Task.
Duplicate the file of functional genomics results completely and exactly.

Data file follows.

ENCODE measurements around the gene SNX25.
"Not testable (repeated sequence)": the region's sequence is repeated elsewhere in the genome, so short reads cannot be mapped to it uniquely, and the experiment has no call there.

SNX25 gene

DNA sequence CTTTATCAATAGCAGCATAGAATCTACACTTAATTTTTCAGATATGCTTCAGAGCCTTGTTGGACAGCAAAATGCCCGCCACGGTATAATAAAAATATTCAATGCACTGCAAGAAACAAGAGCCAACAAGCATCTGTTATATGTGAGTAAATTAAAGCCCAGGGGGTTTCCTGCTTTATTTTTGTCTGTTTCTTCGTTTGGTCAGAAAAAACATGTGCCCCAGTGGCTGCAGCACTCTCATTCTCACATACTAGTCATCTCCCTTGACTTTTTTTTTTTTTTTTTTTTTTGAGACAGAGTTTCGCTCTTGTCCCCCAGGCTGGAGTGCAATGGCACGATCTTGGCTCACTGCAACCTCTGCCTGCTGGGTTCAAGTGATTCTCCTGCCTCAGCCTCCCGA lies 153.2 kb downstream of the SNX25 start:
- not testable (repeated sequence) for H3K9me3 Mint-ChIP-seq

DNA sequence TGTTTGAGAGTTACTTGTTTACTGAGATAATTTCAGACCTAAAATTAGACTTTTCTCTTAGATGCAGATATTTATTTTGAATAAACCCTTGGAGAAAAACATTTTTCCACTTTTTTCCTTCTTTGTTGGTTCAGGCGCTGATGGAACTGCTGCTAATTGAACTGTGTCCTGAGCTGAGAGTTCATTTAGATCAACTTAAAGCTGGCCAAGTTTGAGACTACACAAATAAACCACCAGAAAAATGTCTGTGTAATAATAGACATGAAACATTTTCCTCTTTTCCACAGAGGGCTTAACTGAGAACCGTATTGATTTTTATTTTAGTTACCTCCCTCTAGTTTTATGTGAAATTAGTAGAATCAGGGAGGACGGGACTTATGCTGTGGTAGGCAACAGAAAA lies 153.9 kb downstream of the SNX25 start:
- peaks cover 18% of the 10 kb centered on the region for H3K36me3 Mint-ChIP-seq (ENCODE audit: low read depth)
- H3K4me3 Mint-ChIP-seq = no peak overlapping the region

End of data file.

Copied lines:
ENCODE measurements around the gene SNX25.
"Not testable (repeated sequence)": the region's sequence is repeated elsewhere in the genome, so short reads cannot be mapped to it uniquely, and the experiment has no call there.

SNX25 gene

DNA sequence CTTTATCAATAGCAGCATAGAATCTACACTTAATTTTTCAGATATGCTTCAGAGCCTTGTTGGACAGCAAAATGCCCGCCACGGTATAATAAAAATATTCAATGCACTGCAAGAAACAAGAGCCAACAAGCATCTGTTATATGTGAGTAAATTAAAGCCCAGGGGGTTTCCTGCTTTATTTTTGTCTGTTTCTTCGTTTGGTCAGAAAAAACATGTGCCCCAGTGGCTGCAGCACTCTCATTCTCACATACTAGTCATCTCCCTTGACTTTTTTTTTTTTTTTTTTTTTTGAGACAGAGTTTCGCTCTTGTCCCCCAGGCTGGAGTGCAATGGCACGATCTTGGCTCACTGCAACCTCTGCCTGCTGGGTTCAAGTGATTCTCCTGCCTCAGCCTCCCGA lies 153.2 kb downstream of the SNX25 start:
- not testable (repeated sequence) for H3K9me3 Mint-ChIP-seq

DNA sequence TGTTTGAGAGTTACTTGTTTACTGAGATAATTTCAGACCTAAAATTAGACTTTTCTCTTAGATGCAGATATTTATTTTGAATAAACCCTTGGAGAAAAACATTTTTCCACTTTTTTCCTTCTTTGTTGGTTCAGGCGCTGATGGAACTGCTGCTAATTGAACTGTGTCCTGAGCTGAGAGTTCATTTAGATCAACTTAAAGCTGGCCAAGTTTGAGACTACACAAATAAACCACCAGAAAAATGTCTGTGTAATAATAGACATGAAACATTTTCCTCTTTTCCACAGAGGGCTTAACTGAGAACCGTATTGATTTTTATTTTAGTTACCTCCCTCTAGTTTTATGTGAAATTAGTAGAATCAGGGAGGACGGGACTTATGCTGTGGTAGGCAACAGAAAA lies 153.9 kb downstream of the SNX25 start:
- peaks cover 18% of the 10 kb centered on the region for H3K36me3 Mint-ChIP-seq (ENCODE audit: low read depth)
- H3K4me3 Mint-ChIP-seq = no peak overlapping the region